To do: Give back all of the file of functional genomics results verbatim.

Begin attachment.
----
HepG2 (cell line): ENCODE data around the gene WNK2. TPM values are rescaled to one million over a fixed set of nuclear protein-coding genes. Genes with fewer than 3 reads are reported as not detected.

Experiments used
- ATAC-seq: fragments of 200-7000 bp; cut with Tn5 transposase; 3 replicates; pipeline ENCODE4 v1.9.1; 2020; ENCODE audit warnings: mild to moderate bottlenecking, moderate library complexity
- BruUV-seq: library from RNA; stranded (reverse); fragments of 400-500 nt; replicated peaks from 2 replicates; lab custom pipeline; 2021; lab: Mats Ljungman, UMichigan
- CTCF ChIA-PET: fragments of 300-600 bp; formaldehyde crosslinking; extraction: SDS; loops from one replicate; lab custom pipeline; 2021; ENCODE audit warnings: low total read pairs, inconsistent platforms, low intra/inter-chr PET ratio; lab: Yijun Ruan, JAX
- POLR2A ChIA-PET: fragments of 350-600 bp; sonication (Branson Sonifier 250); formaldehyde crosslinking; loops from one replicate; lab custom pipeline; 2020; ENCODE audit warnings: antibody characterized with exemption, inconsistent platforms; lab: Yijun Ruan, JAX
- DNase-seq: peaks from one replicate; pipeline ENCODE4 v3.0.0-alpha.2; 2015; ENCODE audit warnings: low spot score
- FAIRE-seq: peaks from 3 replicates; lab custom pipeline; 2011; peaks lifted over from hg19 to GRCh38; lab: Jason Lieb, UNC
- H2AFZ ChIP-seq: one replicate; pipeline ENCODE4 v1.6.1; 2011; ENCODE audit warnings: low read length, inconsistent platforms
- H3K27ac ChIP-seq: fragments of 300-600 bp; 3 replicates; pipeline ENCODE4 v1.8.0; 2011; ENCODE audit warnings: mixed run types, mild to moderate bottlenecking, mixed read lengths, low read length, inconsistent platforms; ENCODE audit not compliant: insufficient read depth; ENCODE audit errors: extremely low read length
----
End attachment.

HepG2 (cell line): ENCODE data around the gene WNK2. TPM values are rescaled to one million over a fixed set of nuclear protein-coding genes. Genes with fewer than 3 reads are reported as not detected.

Experiments used
- ATAC-seq: fragments of 200-7000 bp; cut with Tn5 transposase; 3 replicates; pipeline ENCODE4 v1.9.1; 2020; ENCODE audit warnings: mild to moderate bottlenecking, moderate library complexity
- BruUV-seq: library from RNA; stranded (reverse); fragments of 400-500 nt; replicated peaks from 2 replicates; lab custom pipeline; 2021; lab: Mats Ljungman, UMichigan
- CTCF ChIA-PET: fragments of 300-600 bp; formaldehyde crosslinking; extraction: SDS; loops from one replicate; lab custom pipeline; 2021; ENCODE audit warnings: low total read pairs, inconsistent platforms, low intra/inter-chr PET ratio; lab: Yijun Ruan, JAX
- POLR2A ChIA-PET: fragments of 350-600 bp; sonication (Branson Sonifier 250); formaldehyde crosslinking; loops from one replicate; lab custom pipeline; 2020; ENCODE audit warnings: antibody characterized with exemption, inconsistent platforms; lab: Yijun Ruan, JAX
- DNase-seq: peaks from one replicate; pipeline ENCODE4 v3.0.0-alpha.2; 2015; ENCODE audit warnings: low spot score
- FAIRE-seq: peaks from 3 replicates; lab custom pipeline; 2011; peaks lifted over from hg19 to GRCh38; lab: Jason Lieb, UNC
- H2AFZ ChIP-seq: one replicate; pipeline ENCODE4 v1.6.1; 2011; ENCODE audit warnings: low read length, inconsistent platforms
- H3K27ac ChIP-seq: fragments of 300-600 bp; 3 replicates; pipeline ENCODE4 v1.8.0; 2011; ENCODE audit warnings: mixed run types, mild to moderate bottlenecking, mixed read lengths, low read length, inconsistent platforms; ENCODE audit not compliant: insufficient read depth; ENCODE audit errors: extremely low read length